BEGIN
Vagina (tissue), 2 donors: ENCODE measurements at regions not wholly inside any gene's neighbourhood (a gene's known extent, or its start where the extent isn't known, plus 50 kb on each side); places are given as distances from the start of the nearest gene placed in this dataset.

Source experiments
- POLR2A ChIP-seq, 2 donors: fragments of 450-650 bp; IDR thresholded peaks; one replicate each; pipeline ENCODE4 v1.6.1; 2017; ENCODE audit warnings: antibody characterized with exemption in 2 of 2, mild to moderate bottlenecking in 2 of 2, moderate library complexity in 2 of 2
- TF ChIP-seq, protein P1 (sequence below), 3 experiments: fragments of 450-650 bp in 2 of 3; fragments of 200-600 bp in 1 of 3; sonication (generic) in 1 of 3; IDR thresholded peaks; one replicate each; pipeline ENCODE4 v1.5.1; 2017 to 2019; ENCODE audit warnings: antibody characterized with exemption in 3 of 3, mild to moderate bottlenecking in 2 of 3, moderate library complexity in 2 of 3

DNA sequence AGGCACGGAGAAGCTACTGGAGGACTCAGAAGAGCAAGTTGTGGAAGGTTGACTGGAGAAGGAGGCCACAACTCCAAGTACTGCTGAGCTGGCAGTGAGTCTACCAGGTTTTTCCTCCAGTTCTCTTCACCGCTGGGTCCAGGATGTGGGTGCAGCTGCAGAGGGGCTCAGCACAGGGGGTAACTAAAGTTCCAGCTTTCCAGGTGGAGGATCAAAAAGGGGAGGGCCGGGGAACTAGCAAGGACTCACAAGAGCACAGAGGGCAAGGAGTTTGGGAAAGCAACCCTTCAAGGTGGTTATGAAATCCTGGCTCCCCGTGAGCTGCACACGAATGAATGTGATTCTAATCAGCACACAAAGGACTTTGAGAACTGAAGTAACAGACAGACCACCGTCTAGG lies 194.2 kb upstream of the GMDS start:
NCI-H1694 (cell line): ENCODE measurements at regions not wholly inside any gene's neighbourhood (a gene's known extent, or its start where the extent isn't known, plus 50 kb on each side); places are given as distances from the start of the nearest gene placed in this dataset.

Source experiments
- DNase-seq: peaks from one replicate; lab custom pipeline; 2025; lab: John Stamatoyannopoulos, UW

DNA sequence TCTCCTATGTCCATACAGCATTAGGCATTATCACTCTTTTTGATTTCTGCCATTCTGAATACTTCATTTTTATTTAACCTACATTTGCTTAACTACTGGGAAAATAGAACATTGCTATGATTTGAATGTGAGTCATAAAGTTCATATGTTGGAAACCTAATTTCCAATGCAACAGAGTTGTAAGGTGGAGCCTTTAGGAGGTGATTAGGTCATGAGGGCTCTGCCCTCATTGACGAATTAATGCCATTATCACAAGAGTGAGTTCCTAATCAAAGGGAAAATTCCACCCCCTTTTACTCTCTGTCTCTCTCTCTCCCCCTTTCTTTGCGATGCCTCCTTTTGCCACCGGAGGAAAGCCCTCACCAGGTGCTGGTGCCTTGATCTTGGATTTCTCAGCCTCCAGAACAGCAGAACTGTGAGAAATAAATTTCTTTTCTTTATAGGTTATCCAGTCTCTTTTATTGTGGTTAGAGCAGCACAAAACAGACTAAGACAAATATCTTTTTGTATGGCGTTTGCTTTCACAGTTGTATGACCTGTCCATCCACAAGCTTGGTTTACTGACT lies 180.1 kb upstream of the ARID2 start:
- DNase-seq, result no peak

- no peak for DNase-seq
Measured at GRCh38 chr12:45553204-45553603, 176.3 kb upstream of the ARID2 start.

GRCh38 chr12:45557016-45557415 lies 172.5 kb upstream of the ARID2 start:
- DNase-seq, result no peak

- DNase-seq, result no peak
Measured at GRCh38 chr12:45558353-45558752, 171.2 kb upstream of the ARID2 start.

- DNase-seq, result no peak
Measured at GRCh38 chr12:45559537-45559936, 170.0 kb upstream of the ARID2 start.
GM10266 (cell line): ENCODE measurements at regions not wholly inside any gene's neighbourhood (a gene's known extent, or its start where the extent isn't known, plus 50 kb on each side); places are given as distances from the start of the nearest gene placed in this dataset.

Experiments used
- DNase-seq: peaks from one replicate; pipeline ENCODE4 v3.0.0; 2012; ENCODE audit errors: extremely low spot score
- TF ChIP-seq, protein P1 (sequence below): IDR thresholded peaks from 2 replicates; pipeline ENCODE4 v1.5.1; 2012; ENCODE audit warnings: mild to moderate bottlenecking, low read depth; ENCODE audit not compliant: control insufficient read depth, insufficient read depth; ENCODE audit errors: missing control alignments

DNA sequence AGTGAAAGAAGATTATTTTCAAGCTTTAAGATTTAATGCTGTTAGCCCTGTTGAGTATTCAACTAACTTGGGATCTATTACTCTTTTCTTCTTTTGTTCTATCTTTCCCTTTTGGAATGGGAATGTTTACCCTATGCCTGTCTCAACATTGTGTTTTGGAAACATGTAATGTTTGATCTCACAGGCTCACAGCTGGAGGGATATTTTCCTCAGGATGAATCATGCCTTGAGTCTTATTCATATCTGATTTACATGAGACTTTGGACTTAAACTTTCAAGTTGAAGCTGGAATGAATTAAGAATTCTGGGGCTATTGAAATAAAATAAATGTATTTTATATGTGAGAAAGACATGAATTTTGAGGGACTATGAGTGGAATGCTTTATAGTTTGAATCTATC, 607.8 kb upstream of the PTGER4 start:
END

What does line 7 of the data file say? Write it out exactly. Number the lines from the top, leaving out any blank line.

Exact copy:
Source experiments